Although Minnesota has the potential to be a renewable energy leader, evidenced by a booming clean energy industry, utilities like Xcel Energy and Minnesota Power continuing to operate aging coal plants. For Minnesota Power’s part, it draws nearly 80 percent of its power from coal.

“Minnesota Power is making its customers shoulder the burden of importing coal from other states,” said Ann Miller, Duluth resident. “This sends our hard-earned dollars out of state, money that could be invested in renewable energy right here at home.”

Recently, the Minnesota Pollution Control Agency (MPCA) agreed to a timeline for revising the long-overdue air pollution permit at Minnesota Power’s Taconite Harbor coal-burning plant to meet health-based clean air protections established nearly five years ago. For Taconite Harbor, the air pollution permit was more than a decade overdue, putting nearby Northern Minnesota communities, iconic public parks, and recreation areas at risk.

A 2014 settlement between Minnesota Power and the Environmental Protection Agency over previous clean air violations requires Minnesota Power to reduce pollution at both Clay Boswell and Taconite Harbor coal plants. Air pollution modeling conducted by experts demonstrated that even with those required reductions in pollution, Minnesota Power’s Taconite Harbor coal plant is likely to result in significant violations of EPA clean air standards for sulfur dioxide pollution, if left unmitigated.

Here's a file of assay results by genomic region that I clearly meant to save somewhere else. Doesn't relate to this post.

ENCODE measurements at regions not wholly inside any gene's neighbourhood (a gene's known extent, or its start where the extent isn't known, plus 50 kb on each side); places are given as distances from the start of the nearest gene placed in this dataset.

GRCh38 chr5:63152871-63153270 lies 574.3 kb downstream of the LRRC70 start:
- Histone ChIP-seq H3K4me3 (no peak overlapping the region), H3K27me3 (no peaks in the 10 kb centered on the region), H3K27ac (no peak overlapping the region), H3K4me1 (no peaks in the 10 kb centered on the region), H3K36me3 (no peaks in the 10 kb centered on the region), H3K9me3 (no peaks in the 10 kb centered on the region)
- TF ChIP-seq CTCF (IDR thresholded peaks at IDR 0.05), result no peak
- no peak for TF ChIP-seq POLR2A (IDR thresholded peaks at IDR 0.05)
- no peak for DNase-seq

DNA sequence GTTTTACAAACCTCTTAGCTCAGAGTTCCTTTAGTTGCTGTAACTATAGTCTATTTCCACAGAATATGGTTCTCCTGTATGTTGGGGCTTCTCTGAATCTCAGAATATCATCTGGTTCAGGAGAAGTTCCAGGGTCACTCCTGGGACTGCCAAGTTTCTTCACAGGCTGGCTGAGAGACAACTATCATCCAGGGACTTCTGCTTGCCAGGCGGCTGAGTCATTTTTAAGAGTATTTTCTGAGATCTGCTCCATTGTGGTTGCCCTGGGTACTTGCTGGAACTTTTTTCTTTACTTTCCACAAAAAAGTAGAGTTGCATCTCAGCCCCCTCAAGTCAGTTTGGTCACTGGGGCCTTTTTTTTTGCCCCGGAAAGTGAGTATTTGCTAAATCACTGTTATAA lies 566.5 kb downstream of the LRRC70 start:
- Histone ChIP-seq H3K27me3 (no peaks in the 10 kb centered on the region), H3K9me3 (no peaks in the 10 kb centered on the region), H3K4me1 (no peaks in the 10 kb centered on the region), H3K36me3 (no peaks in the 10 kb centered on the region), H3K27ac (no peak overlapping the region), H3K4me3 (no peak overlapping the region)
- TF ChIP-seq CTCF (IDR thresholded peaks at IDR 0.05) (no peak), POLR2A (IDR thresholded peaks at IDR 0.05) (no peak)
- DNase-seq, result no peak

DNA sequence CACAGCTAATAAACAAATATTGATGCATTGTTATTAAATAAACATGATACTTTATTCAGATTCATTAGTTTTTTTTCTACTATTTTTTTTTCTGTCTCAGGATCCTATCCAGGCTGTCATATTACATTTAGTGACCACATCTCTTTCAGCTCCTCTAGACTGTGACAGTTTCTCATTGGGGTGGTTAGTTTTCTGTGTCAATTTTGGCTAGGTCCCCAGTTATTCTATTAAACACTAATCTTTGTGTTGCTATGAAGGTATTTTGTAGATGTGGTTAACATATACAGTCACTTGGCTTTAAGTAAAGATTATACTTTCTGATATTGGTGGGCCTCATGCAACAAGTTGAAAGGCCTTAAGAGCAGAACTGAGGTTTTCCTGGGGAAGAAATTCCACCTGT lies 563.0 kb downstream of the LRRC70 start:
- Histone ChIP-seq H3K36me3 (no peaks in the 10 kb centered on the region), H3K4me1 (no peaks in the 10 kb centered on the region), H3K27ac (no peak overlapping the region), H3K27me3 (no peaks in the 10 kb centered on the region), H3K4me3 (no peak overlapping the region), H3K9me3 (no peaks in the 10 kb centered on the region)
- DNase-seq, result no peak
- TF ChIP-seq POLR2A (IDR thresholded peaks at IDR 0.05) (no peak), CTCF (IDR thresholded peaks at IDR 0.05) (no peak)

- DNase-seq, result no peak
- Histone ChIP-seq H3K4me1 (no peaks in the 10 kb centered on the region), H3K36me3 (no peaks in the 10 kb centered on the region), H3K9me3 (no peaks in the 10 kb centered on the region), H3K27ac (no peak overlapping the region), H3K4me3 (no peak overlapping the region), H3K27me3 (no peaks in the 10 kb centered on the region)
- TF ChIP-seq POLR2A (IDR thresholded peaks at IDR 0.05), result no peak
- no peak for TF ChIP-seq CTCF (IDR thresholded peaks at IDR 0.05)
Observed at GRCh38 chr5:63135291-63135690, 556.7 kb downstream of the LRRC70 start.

Exposure to sulfur dioxide pollution from coal plants and other sources for as little as five minutes can cause lung function impacts, asthma attacks, and respiratory and cardiovascular diseases. Children and adults with asthma are particularly at risk for adverse health effects from short-term sulfur dioxide pollution exposure. According to the Minnesota Department of Health, northeastern Minnesota has the highest rates per capita of asthma-related emergency department visits and hospitalizations in the state.

To view the Twin Cities TV spot, click here. For the Northern Minnesota ad, click here.

To view this release as a web page, click here.

*Polling data referenced came from a statewide landline and wireless telephone poll of 421 randomly-selected registered Minnesota voters, conducted July 26 – August 3, 2014, for the Minnesota Environmental Partnership by the bipartisan research team of Fairbank, Maslin, Maullin, Metz & Associates and Public Opinion Strategies.  The margin of sampling error for the full statewide samples is 4.9 percentage points, plus or minus; margins of error for subgroups within the sample will be larger.

**Public opinion polling firm Peak Campaigns conducted a telephone opinion survey of 401 voters in the Minnesota Power service area between April 6-9, 2013.  Maximum margin of error for a random sample of 401 voters is +/- 4.9%.



Leave a Reply

Fill in your details below or click an icon to log in: Logo

You are commenting using your account. Log Out /  Change )

Google+ photo

You are commenting using your Google+ account. Log Out /  Change )

Twitter picture

You are commenting using your Twitter account. Log Out /  Change )

Facebook photo

You are commenting using your Facebook account. Log Out /  Change )


Connecting to %s